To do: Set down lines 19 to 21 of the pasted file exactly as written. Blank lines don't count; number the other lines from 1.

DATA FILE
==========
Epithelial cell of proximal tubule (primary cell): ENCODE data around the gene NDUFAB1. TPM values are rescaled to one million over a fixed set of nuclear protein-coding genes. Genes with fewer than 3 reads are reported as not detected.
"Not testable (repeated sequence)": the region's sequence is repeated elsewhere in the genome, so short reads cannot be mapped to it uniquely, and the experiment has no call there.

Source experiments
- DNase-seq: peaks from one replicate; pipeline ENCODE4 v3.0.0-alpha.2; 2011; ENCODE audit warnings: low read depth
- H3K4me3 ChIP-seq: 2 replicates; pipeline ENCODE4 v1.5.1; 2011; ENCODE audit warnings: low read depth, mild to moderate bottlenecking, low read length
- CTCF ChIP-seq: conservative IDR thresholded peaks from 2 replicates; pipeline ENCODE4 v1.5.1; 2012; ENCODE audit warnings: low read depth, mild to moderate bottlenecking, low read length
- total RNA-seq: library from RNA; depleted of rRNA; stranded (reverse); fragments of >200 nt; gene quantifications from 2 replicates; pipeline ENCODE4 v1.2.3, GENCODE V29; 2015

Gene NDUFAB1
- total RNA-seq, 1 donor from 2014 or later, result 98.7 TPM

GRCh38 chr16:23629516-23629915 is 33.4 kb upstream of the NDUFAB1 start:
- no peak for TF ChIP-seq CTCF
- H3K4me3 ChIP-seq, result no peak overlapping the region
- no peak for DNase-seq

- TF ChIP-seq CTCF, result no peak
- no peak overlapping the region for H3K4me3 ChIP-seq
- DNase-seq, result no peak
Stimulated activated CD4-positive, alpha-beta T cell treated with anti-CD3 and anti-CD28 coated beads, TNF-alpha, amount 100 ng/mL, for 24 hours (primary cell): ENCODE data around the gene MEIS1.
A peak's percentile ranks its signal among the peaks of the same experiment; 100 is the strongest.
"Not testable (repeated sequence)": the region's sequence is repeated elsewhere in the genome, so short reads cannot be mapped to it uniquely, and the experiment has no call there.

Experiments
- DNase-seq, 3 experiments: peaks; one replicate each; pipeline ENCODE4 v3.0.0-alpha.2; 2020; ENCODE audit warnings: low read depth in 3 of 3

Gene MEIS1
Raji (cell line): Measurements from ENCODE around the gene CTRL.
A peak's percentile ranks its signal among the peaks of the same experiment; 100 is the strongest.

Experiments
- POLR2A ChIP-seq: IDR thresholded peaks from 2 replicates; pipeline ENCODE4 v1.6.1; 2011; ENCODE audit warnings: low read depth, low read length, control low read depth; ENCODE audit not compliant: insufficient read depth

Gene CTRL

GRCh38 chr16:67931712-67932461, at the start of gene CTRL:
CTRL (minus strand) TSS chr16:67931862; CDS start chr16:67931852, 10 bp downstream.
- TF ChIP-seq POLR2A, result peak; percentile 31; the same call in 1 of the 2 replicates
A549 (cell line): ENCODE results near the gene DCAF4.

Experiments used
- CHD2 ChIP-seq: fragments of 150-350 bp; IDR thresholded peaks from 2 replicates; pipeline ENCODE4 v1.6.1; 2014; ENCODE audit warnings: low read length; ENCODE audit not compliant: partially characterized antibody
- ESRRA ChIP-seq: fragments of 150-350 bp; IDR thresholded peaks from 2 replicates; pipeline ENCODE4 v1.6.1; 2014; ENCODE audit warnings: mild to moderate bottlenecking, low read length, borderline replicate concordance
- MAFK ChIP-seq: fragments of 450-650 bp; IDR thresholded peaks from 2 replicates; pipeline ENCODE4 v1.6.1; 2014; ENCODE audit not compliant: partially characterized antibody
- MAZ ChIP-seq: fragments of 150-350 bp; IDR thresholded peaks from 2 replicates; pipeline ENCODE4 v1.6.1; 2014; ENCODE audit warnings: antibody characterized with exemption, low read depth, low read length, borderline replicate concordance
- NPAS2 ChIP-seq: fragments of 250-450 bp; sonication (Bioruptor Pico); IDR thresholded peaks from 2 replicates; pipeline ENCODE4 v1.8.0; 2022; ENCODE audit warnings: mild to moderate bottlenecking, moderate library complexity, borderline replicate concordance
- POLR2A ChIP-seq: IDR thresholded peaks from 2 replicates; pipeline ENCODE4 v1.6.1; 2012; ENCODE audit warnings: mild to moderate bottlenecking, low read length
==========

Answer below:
"Not testable (repeated sequence)": the region's sequence is repeated elsewhere in the genome, so short reads cannot be mapped to it uniquely, and the experiment has no call there.

Experiments
- DNase-seq, 3 experiments: peaks; one replicate each; pipeline ENCODE4 v3.0.0-alpha.2; 2020; ENCODE audit warnings: low read depth in 3 of 3